Alex you touched on something very obvious to me with my dob, the 8 x 50 right angle finder is giving me fits. I sometimes have trouble pointing at the moon or Saturn and perhaps it's time to get a red dot finder for more precision.

Link to post
Share on other sites

I have a 200p and it took me about 4 hours over several nights to find it although I am a beginner.

It's clearly not a star but for me in my garden (with a streetlight on the corner) it's pretty faint, just a smokey grey ring. I'd suggest using the 25mm eyepiece to locate it before switching to the 10mm (assuming you only have the standard eps).

I found I needed to use averted vision most nights although it showed up much more clearly when I was moving the scope around compared with when it was still.

Now I know what I'm looking for I can find it in a minute or so.

Tricky objects just add to the sense of achievement, boy was I chuffed when I first saw it!

Link to post
Share on other sites

I first stumbled upon it using my Heritage 130P and a LPF, as i was pointing the scope in a direction that has an orange coloured light. It was so small in my FOV but it was perfectly formed and stunning. I was using an 8mm Vixen NPL because they offer great contrast. I really wasnt searching for it but i was thrilled when i came upon it. I have yet to view it with my 8se.

Link to post
Share on other sites

I think part of the difficulty in seeing objects as a beginner is that you are used to seeing Hubble images and top quality astrophotography.

Even though you know you are not going to see things the same way through a telescope your brain still knows what it "should look like" because you have seen the photos.

Once you get some experience in how things really look it's much easier to spot them.

M57 is a beautiful sight and pretty easy to see - It took me several attempts to actually 'see' the veil nebula even though I was looking straight at it.

Link to post
Share on other sites
I think part of the difficulty in seeing objects as a beginner is that you are used to seeing Hubble images and top quality astrophotography.

Even though you know you are not going to see things the same way through a telescope your brain still knows what it "should look like" because you have seen the photos.

Once you get some experience in how things really look it's much easier to spot them.

M57 is a beautiful sight and pretty easy to see - It took me several attempts to actually 'see' the veil nebula even though I was looking straight at it.

Agreed

When I'm looking for something for the first time I often search for other people's sketches of the object to give an indication what it'll look like.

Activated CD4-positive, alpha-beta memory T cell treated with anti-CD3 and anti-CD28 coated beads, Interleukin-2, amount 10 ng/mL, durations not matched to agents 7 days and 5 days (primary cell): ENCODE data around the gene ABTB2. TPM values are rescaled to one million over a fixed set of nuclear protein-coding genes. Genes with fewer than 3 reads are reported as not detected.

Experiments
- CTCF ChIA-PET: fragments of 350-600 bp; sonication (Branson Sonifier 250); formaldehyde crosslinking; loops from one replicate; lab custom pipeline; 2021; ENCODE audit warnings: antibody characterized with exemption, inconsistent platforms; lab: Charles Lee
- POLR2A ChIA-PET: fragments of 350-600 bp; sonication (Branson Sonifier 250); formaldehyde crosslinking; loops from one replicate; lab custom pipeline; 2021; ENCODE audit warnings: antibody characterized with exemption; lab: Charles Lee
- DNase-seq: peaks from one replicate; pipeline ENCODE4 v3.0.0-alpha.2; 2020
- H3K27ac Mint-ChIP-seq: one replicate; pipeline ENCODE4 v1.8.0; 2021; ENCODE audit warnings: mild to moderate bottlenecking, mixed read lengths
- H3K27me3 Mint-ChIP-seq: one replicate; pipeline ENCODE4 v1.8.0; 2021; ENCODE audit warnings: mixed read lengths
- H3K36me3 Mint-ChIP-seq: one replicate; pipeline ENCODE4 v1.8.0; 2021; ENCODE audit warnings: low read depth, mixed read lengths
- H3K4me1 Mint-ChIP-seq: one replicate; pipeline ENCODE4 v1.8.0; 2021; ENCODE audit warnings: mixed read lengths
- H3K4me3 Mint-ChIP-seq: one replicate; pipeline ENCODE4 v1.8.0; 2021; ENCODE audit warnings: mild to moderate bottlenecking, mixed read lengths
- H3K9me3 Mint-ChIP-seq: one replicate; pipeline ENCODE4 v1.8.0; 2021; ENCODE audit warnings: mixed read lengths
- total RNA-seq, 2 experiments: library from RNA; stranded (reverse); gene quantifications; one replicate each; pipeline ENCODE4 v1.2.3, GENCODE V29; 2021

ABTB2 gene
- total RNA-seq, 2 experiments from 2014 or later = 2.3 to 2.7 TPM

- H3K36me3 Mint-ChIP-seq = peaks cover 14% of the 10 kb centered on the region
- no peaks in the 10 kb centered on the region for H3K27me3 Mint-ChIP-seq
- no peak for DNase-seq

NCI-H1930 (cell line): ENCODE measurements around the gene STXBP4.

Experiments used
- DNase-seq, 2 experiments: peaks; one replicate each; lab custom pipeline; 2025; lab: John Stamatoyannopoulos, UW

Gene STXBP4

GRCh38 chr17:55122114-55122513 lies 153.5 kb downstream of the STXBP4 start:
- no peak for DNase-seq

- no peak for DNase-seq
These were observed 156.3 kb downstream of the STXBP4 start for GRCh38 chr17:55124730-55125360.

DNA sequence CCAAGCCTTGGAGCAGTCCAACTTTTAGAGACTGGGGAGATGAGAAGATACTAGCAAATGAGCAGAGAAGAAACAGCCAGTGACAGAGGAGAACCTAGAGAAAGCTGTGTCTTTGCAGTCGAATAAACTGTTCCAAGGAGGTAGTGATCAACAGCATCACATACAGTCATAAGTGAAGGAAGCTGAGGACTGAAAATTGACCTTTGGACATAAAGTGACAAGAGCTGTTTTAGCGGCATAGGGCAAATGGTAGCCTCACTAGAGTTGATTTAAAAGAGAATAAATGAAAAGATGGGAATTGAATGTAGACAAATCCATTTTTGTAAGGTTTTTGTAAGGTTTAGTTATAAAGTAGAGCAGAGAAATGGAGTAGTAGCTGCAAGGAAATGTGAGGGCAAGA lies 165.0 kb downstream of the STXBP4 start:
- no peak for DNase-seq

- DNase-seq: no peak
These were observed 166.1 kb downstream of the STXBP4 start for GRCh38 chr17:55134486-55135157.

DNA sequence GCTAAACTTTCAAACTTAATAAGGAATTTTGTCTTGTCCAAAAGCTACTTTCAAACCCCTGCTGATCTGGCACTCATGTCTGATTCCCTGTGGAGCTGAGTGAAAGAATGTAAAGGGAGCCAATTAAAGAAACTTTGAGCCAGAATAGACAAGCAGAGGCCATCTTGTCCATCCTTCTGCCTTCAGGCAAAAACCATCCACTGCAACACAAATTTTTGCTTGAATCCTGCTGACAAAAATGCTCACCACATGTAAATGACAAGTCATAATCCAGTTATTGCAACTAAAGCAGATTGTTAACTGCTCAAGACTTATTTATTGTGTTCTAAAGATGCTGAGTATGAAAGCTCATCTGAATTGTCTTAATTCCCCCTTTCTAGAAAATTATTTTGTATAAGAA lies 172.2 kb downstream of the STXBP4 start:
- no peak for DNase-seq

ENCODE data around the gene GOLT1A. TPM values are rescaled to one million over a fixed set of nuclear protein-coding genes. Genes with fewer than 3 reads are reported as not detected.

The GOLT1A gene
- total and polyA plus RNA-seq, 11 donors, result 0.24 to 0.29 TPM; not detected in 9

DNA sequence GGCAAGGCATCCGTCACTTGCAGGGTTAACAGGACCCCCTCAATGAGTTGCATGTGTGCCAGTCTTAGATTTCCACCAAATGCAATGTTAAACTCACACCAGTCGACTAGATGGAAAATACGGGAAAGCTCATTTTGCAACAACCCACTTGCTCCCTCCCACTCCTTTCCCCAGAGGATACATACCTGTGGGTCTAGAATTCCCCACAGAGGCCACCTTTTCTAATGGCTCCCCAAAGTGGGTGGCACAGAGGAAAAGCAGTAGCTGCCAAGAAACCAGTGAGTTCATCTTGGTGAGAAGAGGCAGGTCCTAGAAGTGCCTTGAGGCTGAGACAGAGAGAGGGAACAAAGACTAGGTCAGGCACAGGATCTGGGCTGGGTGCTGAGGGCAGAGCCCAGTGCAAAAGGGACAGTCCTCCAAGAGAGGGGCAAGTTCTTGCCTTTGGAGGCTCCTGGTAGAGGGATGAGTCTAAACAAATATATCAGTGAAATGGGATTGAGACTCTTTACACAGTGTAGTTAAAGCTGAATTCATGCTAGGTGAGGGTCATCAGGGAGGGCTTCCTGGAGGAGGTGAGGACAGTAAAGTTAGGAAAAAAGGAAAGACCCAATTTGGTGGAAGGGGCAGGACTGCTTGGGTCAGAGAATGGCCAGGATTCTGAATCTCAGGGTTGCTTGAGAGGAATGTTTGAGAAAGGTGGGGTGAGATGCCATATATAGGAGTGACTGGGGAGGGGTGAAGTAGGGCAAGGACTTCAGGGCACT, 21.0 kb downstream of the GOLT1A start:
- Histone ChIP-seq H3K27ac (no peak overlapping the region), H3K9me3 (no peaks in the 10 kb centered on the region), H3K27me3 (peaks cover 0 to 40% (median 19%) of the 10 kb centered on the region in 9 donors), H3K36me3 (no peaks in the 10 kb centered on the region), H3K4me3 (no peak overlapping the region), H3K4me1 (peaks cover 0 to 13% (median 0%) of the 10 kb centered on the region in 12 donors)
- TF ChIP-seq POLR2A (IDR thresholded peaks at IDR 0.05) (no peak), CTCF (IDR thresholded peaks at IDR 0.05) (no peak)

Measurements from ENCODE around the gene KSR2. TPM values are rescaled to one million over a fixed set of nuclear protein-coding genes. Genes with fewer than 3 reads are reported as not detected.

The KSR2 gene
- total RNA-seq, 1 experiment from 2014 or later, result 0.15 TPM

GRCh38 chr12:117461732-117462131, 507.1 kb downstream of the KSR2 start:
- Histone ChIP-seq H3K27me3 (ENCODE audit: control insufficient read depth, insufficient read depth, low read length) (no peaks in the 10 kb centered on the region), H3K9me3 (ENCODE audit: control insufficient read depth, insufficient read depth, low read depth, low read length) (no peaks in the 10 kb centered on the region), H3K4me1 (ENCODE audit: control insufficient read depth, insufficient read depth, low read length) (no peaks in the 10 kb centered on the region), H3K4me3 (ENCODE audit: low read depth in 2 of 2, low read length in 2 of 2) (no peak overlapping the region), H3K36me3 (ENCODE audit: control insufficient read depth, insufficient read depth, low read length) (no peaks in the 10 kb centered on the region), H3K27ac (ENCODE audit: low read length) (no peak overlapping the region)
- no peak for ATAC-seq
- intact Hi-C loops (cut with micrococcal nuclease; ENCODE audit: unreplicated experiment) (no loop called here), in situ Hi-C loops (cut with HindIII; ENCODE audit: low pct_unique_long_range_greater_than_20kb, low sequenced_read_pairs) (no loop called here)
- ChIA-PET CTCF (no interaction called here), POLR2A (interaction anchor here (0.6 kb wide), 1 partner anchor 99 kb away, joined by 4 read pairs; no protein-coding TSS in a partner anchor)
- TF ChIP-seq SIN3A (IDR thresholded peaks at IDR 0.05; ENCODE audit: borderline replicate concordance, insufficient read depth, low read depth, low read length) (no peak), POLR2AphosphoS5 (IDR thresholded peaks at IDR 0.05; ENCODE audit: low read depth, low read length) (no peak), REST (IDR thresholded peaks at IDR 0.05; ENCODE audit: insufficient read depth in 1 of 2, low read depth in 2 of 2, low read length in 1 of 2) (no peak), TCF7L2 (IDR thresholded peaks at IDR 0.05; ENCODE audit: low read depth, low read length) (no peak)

Take M57 as an example, by looking at a sketch first I know to look for this:

post-27545-137664396946_thumb.jpg

Rather than this:

post-27545-137664398915_thumb.jpg

A good collection of sketches can be found here:

http://www.deepskywatch.com/deepsky-sketches.html

Link to post
Share on other sites

Its amazing reading all the different ways people find M57, in terms of patterns and shapes around Vega.

I always look at it as in there is a rectangle of stars just coming off Vega, and M57 is inbetween the bottom 2 stars.

Its one my favorite objects for sure.

Link to post
Share on other sites

That's how I find it, just swing the telrad's sight between the two bottom stars in the constellation and then it's in my EP already, it's usually the first thing I go to most nights because it's one of the few things I can actually find easily!

Link to post
Share on other sites

As I've heard, ring nebula was tough to study directly due to its faint appearance, had to see it more slightly in peripheral view. Still pretty damn awesome, I suppose a l.p filter is needed one day ( another thing to add to the list!)

Link to post
Share on other sites

Create an account or sign in to comment

You need to be a member in order to leave a comment

Create an account

Sign up for a new account in our community. It's easy!

Register a new account

Sign in

Already have an account? Sign in here.

Sign In Now
  • Recently Browsing   0 members

    No registered users viewing this page.

×
×
  • Create New...

Important Information

We have placed cookies on your device to help make this website better. You can adjust your cookie settings, otherwise we'll assume you're okay to continue. By using this site, you agree to our Terms of Use.